GDPR and the first potential major UK GDPR is due for take off
British Airways has been quick off the mark following a data breach. We are wondering if since GDPR came into force, companies are much more likely to make this kind of breach public.
Once again GDPR has proved to be a smart move
Actually, this goes to underscore what we have been saying about GDPR being good for business. Why? It underscores good business practice and should not be seen as a pain. British Airways have run into a storm. It’s never good news to experience security turbulence and it’s never good for reputational management. The best thing to do is, ‘fess’ up and move on isn’t it?
Transparency is the new watchword post GDPR
What has happened is that British Airways have been praised regarding the way in which they have dealt with this unwelcome data breach. They have been incredibly transparent and amazingly quick at holding up their hands and admitting a data breach. By alerting customers and also police plus the Information Commissioner’s Office (ICO) they comply with GDPR legislation. After all they had been hacked from desktop and the mobile app.
Although, no one is happy to hear regarding a security breach this swift response and alerts can give customers the chance to contact their banks and take evasive action. This is very different from the past where some companies said nothing or finally told customers months later when the situation had been resolved. However, that was too late sadly, for any member of the public to protect him or herself. Too late to even begin to wonder how many times their data has been sold on.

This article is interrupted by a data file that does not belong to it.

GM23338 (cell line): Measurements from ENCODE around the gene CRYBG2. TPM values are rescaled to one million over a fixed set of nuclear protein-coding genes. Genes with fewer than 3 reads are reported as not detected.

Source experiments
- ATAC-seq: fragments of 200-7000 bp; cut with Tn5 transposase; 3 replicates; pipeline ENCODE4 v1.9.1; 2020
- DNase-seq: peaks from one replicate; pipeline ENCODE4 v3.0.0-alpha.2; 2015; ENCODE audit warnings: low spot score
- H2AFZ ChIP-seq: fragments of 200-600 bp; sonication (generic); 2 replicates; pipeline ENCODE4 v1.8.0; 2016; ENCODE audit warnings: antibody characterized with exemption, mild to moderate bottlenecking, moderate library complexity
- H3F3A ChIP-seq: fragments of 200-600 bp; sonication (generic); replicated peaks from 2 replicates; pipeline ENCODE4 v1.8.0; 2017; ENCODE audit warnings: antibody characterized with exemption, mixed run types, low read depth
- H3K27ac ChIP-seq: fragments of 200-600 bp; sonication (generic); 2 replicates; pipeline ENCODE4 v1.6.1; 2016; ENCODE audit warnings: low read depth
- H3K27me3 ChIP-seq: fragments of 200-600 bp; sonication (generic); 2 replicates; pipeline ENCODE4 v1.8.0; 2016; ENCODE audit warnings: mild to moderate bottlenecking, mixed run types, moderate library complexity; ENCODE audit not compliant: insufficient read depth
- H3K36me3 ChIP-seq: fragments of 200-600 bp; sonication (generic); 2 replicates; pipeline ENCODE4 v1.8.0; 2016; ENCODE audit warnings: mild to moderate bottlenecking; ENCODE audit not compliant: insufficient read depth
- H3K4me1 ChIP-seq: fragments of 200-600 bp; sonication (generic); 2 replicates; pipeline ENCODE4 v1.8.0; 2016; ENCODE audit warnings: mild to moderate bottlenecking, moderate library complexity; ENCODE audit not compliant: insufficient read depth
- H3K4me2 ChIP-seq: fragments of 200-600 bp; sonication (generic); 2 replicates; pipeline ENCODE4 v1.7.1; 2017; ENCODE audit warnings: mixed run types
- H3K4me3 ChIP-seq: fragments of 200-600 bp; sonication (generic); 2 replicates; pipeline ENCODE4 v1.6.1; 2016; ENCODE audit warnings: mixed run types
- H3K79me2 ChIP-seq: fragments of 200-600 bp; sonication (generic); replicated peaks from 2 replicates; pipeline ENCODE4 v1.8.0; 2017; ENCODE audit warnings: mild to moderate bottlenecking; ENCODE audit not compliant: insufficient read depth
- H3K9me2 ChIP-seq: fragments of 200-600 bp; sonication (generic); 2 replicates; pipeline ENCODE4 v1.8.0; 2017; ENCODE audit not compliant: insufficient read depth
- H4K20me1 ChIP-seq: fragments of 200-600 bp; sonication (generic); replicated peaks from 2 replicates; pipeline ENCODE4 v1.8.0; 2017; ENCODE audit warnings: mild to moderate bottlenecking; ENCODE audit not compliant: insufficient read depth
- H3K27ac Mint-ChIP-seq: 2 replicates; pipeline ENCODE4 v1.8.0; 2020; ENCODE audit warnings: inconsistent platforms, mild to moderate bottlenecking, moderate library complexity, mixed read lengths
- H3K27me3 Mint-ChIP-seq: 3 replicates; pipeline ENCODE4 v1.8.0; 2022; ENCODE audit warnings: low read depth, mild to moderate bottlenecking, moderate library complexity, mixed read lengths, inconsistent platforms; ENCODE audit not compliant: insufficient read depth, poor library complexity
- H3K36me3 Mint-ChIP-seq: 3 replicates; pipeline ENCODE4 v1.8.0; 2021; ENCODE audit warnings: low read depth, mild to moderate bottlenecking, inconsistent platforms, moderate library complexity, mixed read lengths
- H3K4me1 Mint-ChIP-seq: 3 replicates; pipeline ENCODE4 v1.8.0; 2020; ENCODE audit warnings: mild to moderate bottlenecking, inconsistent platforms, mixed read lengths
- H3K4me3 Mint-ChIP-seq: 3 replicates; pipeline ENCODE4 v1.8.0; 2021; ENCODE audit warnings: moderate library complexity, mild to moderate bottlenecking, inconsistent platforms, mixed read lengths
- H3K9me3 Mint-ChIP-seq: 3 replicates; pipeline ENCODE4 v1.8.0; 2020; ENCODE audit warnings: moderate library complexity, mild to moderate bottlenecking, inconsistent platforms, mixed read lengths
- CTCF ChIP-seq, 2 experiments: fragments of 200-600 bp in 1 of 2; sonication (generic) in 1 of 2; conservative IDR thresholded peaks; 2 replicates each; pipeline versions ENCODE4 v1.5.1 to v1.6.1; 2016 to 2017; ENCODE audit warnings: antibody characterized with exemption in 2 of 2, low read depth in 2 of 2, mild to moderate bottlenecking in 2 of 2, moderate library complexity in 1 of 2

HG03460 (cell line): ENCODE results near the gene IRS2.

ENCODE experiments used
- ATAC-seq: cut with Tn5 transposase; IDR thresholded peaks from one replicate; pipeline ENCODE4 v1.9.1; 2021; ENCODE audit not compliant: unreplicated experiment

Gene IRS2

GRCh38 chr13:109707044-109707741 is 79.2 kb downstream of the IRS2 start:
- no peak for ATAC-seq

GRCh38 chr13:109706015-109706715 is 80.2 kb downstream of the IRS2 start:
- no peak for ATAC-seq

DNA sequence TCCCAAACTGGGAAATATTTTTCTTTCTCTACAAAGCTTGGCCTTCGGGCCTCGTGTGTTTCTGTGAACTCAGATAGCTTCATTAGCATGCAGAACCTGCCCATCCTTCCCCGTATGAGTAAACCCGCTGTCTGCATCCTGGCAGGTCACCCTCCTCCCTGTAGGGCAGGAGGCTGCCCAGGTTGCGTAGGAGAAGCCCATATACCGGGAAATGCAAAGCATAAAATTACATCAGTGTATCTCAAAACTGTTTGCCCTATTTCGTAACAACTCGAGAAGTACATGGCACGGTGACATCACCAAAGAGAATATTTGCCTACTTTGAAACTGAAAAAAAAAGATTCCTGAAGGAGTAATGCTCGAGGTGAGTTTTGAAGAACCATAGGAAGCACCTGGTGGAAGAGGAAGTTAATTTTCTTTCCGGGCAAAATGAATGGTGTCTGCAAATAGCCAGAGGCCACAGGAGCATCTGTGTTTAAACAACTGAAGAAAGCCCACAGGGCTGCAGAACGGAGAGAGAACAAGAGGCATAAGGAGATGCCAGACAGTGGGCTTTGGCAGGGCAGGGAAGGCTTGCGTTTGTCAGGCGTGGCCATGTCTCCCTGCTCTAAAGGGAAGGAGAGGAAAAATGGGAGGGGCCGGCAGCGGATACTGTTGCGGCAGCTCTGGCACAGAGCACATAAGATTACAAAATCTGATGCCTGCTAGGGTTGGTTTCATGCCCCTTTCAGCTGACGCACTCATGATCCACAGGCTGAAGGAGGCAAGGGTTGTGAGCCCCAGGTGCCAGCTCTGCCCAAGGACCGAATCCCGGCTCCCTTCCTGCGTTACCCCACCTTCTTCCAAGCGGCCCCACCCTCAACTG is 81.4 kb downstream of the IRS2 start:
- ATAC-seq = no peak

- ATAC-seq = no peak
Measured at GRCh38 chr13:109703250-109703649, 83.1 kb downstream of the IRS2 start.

Are you still concerned about your company and its GDPR compliance? We can help you. Simply start by looking at our useful GDPR resources here. If you would like to chat through your GDPR issues then contact us and we’ll do our best to resolve your concerns.
We need to work together to minimise hackers’ success
This is good for a number of reasons. Yes, it shows compliance and that is a legal necessity, but by bringing customers on side, hackers have less likelihood of using their stolen data as effectively.
Business and consumer are inextricably linked
Just as we ‘promise to pay the bearer’ the specific amount of money printed on a piece of paper, when we pay for goods online we start a relationship. We buy a product or service and we expect to receive it. The business expects to receive payment and both parties hope that the transaction or data will not be the victim to contemporary highwayman tactics.
Has GDPR forced you to change your attitude to data? Read what GDPR Tracker has to say on the issue and business opportunity right here.
We cannot ignore the fact that we are bound together
Neither can companies become blasé about their assets. With life passing at lightning speed and so many assets being developed, amended, abandoned and transformed it’s easy to forget to protect all sections. Shadow IT and legacy applications need to be dealt with and patched as a matter of urgency. Certainly with GDPR fines for non-compliance looming large this will focus the mind.
Did you book a flight with BA between 21st August 2018 and 5th September?